Belatedly sharing my view of just part of the killing of Trayvon Martin trial. First, the prosecution, in my opinion screwed things up royally. Why hang so much of your case on whose voice is doing what in the background of the bystander 911 calls, or who the bystanders think was on top at any given time in the rainy dark, when they dared to catch a split-second glimpse? These are questions no one knows the answer to for sure. And they have nothing to do with who was in the wrong in instigating this whole, immensely avoidable, senseless and tragic killing. As I said on FB back on July 9: "I don't know or care who was on top, or who was screaming, and I don't know what the law is, but I Know this: if my teenage child gets caught in a rainstorm while walking and takes cover under a mail kiosk, and some armed stranger with no law enforcement authority starts eying and then following her or him, first in a vehicle, then stalking her or him on foot with a concealed gun, I want the law to say that stranger is committing a felony and recklessly endangering the safety of my child, and that my child is warranted (though not wise, perhaps) in confronting that stranger and kicking his a** if she or he so chooses. My prayers for Trayvon's loved ones who are about to get the shaft, I fear. God help us." The public, too, (as well, of course, the defense) was blatantly unfair in their opinions of and treatment of key witness Rachel Jeantel. I posted on response to FB friend Shawn Braxton's insightful comments on the exasperating trial: "Just watched cross-exam so far of Ms. Jeantel. She's been in poor quality Dade Co. schools all her life, parents aren't native English speakers, and defense strategy is to rattle her and discredit her by making her read, questioning her black dialect way of talking, by interrupting her, by keeping her up there forever, by confusing her, and by a complete lack of care for the emotion and nerves she is going through. Disgusting." I would add that it also came out (I would have realized it had I been a more astute observer) that much of what made her speech halting and harder to comprehend was the underbite that she suffers from and has appliances in place to correct.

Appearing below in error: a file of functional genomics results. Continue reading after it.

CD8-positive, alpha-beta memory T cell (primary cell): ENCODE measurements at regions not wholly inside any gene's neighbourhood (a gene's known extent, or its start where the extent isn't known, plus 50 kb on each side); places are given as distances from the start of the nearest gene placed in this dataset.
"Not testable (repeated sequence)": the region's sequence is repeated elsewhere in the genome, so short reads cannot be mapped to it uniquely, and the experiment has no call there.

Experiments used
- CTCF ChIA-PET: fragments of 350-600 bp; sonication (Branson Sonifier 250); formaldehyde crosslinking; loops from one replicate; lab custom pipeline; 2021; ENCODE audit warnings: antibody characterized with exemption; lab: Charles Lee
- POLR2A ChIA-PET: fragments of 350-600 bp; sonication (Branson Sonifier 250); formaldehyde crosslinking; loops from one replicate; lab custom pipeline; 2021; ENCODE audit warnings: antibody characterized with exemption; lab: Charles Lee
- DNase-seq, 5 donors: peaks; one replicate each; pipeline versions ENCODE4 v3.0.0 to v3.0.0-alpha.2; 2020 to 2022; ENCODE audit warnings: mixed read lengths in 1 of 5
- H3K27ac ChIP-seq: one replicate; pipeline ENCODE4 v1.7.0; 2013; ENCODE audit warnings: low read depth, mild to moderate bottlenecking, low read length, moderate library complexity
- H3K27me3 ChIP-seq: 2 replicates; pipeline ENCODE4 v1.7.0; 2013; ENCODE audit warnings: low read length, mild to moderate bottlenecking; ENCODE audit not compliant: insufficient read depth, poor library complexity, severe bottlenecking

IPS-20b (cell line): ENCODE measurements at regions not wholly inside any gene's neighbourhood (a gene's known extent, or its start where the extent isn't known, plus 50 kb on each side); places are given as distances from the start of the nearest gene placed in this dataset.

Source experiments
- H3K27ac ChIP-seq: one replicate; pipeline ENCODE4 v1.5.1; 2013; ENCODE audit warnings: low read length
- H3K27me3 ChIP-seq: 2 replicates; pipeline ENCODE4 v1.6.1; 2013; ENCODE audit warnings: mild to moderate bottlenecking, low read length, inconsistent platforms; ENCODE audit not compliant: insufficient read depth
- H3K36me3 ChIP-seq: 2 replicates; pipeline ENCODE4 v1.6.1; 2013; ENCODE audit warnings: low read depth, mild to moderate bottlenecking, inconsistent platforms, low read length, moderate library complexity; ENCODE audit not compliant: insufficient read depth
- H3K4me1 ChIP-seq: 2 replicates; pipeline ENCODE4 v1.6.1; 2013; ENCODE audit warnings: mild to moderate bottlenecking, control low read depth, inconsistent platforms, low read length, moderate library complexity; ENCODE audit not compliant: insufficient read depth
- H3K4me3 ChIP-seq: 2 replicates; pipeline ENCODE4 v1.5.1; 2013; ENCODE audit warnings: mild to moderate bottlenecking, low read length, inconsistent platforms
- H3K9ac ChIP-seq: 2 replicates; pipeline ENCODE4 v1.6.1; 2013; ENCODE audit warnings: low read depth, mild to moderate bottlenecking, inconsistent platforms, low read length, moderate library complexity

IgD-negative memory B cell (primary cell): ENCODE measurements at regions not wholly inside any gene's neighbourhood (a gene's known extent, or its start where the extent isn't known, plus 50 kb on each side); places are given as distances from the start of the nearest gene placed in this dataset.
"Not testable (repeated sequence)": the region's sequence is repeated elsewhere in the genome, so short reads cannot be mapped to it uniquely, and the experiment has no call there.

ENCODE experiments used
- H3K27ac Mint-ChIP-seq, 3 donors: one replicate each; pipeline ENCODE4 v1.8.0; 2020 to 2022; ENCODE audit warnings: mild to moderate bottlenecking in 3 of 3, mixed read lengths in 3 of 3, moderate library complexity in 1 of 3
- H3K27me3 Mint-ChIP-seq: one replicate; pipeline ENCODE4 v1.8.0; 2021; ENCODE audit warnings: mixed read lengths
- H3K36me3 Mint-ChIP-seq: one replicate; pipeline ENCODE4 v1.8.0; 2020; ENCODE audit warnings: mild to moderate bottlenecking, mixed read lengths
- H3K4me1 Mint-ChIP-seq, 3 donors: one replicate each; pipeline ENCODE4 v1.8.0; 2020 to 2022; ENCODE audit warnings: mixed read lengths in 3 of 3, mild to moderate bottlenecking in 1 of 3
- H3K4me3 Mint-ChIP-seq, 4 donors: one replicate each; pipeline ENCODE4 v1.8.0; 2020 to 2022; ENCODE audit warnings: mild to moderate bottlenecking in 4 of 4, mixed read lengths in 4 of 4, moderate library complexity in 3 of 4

Adam Jones, baseball player, victim of ugly racist incident on the field Yeesh...

Thursday, May 23, 2013

Sergio and Tiger

Best analysis yet I've seen on golfer Sergio Garcia's "fried Chicken" reference directed at Tiger Woods:;_ylt=AmRIACnYZ3.IKO9e12CJE34m7.x_;_ylu=X3oDMTRxcG05dXJvBGNjb2RlA3ZzaGFyZWFnMnVwcmVzdARtaXQDTWl4ZWQgTGlzdCBOZXdzIEZvciBZb3UEcGtnAzJhMWYzZDU2LTJmNTEtMzYwMi04NmVjLTA3OTM1MWYxOTY4YgRwb3MDNARzZWMDbmV3c19mb3JfeW91BHZlcgM3ZTE2MTc4MS1jMzNiLTExZTItYmZjOS0zOTEyYzQyZWUyMDQ-;_ylg=X3oDMTBhYWM1a2sxBGxhbmcDZW4tVVM-;_ylv=3 Even here, though, after the author reminds us that such comments don't just "come out of nowhere," he later backs off and calls the comments more stupid than racist, putting them in the "context" of Garcia's frustration with being allegeldy distracted by and certainly beaten up in competition by Woods. But such frustrating and tense "contexts" arew exactly when latent racist feelings and beliefs are bound to surface--that doesn't make the surfacing of them any less "racist."

Wednesday, May 22, 2013

Apology, Rucker, Quote

First, I apologize in posting wrong information about the racial identity of Ms. Knight, the least known captive set free in Cleveland a week or two back. It would appear she is white. Second, Darius Rucker received a tweet telling him to leave country music to white folk, and some question WHY he bothered to respond. "So the would can see them." Good answer. Hidden racism remains hidden, and can be denied by the mainstream. Bring it out in the open in all it's ugliness, and let it make us uncomfortable and maybe even open a few eyes. I commend you, Sir Rucker, brave soul and talented singer! Finally, a quote I came across for our consideration: Frances Kendall, in her 2006 book entitled Understanding White Privilege, says that asking whites to notice white privilege "is sort of like asking fish to notice water or birds to discuss air" (p. 22). Chew on that one for a while, if you like.

Tuesday, May 7, 2013

Race and the young women found in Cleveland

"Bro, I knew something was wrong when a little pretty white girl ran into a black man's arms." --Rescuer Charles Ramsey, an African American and a hero today, telling it like it is. Also need answers to why Michelle Knight, the only African American among the three abducted, was never in the news, her mother couldn't get the state and the media involved in searching for her daughter, because authorities were convinced, wrongly it turns out, that she had left of her own accord. The media are a little late in reporting this aspect. Here's what little I've seen: Also, they are a bit uncomfortable with Ramsey's candid attitude regarding gender and race. See the GMA news anchor's reaction upon the playing of the quote I started with. (See especially 6:40-7:00)